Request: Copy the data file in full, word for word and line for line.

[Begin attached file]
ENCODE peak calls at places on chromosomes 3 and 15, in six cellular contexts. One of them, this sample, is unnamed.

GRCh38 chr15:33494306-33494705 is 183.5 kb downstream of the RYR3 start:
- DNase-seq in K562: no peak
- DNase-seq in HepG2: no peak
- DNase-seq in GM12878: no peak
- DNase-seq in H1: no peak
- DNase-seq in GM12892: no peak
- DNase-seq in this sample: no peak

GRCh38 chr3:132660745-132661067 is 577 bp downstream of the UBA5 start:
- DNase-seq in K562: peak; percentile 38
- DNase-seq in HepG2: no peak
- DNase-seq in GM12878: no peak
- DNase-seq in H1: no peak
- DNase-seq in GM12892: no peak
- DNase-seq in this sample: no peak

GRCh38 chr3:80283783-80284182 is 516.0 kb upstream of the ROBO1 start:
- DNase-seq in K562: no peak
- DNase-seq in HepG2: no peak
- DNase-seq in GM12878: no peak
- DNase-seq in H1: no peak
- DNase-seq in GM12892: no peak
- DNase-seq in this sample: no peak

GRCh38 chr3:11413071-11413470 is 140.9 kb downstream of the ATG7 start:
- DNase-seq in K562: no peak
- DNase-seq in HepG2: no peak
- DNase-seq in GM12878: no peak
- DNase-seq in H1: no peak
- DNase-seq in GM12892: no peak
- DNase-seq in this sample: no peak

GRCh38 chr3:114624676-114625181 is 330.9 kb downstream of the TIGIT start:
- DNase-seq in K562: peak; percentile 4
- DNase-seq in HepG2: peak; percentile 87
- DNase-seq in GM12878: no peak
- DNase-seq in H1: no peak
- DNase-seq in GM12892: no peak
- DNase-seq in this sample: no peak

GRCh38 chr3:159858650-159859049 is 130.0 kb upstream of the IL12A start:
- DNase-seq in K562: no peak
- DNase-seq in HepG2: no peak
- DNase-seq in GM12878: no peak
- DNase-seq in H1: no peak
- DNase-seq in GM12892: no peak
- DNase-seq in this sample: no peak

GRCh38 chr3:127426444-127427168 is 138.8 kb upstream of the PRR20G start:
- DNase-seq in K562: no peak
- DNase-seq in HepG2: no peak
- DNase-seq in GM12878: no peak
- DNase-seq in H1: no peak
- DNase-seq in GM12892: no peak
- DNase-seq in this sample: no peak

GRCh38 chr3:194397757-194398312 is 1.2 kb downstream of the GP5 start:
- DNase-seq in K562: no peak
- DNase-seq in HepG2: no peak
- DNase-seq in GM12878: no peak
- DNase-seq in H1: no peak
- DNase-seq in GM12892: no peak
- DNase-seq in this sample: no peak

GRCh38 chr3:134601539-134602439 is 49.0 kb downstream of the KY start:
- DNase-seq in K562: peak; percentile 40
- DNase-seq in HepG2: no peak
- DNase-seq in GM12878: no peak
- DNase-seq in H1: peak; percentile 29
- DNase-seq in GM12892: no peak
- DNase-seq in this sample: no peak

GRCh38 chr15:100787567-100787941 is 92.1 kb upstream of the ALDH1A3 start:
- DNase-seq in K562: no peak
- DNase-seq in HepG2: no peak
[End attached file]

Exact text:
ENCODE peak calls at places on chromosomes 3 and 15, in six cellular contexts. One of them, this sample, is unnamed.

GRCh38 chr15:33494306-33494705 is 183.5 kb downstream of the RYR3 start:
- DNase-seq in K562: no peak
- DNase-seq in HepG2: no peak
- DNase-seq in GM12878: no peak
- DNase-seq in H1: no peak
- DNase-seq in GM12892: no peak
- DNase-seq in this sample: no peak

GRCh38 chr3:132660745-132661067 is 577 bp downstream of the UBA5 start:
- DNase-seq in K562: peak; percentile 38
- DNase-seq in HepG2: no peak
- DNase-seq in GM12878: no peak
- DNase-seq in H1: no peak
- DNase-seq in GM12892: no peak
- DNase-seq in this sample: no peak

GRCh38 chr3:80283783-80284182 is 516.0 kb upstream of the ROBO1 start:
- DNase-seq in K562: no peak
- DNase-seq in HepG2: no peak
- DNase-seq in GM12878: no peak
- DNase-seq in H1: no peak
- DNase-seq in GM12892: no peak
- DNase-seq in this sample: no peak

GRCh38 chr3:11413071-11413470 is 140.9 kb downstream of the ATG7 start:
- DNase-seq in K562: no peak
- DNase-seq in HepG2: no peak
- DNase-seq in GM12878: no peak
- DNase-seq in H1: no peak
- DNase-seq in GM12892: no peak
- DNase-seq in this sample: no peak

GRCh38 chr3:114624676-114625181 is 330.9 kb downstream of the TIGIT start:
- DNase-seq in K562: peak; percentile 4
- DNase-seq in HepG2: peak; percentile 87
- DNase-seq in GM12878: no peak
- DNase-seq in H1: no peak
- DNase-seq in GM12892: no peak
- DNase-seq in this sample: no peak

GRCh38 chr3:159858650-159859049 is 130.0 kb upstream of the IL12A start:
- DNase-seq in K562: no peak
- DNase-seq in HepG2: no peak
- DNase-seq in GM12878: no peak
- DNase-seq in H1: no peak
- DNase-seq in GM12892: no peak
- DNase-seq in this sample: no peak

GRCh38 chr3:127426444-127427168 is 138.8 kb upstream of the PRR20G start:
- DNase-seq in K562: no peak
- DNase-seq in HepG2: no peak
- DNase-seq in GM12878: no peak
- DNase-seq in H1: no peak
- DNase-seq in GM12892: no peak
- DNase-seq in this sample: no peak

GRCh38 chr3:194397757-194398312 is 1.2 kb downstream of the GP5 start:
- DNase-seq in K562: no peak
- DNase-seq in HepG2: no peak
- DNase-seq in GM12878: no peak
- DNase-seq in H1: no peak
- DNase-seq in GM12892: no peak
- DNase-seq in this sample: no peak

GRCh38 chr3:134601539-134602439 is 49.0 kb downstream of the KY start:
- DNase-seq in K562: peak; percentile 40
- DNase-seq in HepG2: no peak
- DNase-seq in GM12878: no peak
- DNase-seq in H1: peak; percentile 29
- DNase-seq in GM12892: no peak
- DNase-seq in this sample: no peak

GRCh38 chr15:100787567-100787941 is 92.1 kb upstream of the ALDH1A3 start:
- DNase-seq in K562: no peak
- DNase-seq in HepG2: no peak